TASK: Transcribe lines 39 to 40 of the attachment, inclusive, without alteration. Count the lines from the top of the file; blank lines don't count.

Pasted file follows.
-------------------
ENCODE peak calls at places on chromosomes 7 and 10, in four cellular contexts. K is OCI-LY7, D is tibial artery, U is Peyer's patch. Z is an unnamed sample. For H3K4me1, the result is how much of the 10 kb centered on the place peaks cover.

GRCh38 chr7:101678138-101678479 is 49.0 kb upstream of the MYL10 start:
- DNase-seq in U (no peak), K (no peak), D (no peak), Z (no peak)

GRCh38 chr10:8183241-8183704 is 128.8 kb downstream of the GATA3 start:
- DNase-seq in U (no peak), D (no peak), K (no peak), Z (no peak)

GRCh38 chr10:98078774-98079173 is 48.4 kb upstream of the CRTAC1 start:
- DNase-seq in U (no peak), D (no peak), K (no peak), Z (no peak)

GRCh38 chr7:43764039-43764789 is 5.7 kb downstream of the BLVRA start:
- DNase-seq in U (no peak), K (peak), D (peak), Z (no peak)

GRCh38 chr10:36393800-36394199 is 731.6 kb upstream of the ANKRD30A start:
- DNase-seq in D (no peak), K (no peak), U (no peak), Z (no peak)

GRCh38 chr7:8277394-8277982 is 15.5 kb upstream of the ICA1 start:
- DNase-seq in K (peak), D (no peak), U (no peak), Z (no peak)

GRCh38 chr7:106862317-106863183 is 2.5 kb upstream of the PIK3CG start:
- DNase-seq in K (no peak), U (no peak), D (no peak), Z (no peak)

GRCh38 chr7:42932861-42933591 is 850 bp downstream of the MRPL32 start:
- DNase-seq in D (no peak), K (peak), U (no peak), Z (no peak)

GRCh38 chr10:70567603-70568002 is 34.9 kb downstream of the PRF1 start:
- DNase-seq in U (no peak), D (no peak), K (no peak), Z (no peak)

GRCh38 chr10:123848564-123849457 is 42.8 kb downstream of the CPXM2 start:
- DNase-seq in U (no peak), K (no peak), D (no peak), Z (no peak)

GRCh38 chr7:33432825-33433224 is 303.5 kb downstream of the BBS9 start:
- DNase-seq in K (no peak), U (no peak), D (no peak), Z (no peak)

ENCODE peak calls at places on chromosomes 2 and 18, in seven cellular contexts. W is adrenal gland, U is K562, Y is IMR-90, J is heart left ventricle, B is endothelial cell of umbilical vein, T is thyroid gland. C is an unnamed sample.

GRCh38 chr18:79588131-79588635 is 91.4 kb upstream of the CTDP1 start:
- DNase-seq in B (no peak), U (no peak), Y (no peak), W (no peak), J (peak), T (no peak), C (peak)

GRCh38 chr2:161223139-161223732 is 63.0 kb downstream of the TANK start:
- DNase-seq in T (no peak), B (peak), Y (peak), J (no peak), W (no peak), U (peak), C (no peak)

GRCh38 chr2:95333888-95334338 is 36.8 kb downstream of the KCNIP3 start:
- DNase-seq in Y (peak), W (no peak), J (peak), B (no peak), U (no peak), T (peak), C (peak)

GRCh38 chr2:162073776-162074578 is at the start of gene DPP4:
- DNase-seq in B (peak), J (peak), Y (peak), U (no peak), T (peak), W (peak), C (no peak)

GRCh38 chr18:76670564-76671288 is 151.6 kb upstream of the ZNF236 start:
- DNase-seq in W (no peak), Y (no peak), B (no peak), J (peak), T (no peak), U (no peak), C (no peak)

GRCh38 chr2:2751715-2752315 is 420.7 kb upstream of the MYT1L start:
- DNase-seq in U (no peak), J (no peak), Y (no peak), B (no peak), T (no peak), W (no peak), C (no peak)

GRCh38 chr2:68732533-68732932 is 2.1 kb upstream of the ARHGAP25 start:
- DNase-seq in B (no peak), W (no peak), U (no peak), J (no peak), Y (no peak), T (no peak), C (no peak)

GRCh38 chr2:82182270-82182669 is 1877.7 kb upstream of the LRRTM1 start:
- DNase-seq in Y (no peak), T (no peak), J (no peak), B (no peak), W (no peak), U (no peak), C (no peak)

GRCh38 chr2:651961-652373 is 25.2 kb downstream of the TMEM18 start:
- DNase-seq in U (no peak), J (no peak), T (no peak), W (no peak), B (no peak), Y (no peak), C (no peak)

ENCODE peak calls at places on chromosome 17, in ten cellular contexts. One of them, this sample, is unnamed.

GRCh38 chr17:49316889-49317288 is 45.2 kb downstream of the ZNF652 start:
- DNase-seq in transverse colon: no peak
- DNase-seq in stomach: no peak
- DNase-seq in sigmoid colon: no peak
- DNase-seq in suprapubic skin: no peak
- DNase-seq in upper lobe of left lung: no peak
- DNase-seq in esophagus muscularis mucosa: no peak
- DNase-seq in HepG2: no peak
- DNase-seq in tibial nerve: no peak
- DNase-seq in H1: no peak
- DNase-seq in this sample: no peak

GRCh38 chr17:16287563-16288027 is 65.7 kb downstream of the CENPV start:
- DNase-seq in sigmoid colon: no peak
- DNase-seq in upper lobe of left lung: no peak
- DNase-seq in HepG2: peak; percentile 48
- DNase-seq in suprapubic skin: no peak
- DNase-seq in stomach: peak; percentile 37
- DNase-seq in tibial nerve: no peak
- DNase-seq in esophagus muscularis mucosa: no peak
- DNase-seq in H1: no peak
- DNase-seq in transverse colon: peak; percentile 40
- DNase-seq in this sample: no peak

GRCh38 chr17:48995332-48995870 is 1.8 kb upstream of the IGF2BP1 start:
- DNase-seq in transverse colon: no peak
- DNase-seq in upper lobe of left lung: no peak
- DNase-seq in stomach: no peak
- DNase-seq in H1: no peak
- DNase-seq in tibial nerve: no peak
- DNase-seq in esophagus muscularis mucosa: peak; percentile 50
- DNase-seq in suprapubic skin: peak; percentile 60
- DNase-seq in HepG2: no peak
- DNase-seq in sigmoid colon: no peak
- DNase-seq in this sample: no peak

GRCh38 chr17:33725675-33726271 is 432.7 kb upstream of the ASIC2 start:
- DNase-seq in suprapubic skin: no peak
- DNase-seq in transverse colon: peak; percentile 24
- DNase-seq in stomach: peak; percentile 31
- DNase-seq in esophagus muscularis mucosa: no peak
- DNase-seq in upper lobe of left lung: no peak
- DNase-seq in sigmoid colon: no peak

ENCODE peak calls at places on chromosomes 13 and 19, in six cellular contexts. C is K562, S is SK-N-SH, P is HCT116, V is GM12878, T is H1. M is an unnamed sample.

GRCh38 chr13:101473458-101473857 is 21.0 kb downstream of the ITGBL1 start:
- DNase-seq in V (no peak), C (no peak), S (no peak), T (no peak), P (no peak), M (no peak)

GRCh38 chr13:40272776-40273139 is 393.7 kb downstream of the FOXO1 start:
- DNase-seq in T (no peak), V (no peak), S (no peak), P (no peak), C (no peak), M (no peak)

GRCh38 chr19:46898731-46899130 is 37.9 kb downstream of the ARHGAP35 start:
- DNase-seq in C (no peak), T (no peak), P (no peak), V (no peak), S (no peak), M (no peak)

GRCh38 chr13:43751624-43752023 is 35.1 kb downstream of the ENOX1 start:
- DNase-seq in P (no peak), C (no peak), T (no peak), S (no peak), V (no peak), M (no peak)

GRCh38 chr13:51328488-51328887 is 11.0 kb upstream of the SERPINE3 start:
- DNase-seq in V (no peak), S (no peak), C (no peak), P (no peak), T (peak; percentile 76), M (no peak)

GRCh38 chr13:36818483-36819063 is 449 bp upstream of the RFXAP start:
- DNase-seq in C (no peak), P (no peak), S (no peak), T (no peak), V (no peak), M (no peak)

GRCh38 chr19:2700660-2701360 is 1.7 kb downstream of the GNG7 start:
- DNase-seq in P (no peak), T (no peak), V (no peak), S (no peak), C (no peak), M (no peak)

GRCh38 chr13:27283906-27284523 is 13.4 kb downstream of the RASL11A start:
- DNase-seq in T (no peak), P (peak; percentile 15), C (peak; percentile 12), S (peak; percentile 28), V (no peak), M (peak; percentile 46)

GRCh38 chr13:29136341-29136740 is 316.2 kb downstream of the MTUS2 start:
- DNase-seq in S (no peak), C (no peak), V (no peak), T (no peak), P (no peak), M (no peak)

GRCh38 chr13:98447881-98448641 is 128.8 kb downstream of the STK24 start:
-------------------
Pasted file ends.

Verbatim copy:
GRCh38 chr2:82182270-82182669 is 1877.7 kb upstream of the LRRTM1 start:
- DNase-seq in Y (no peak), T (no peak), J (no peak), B (no peak), W (no peak), U (no peak), C (no peak)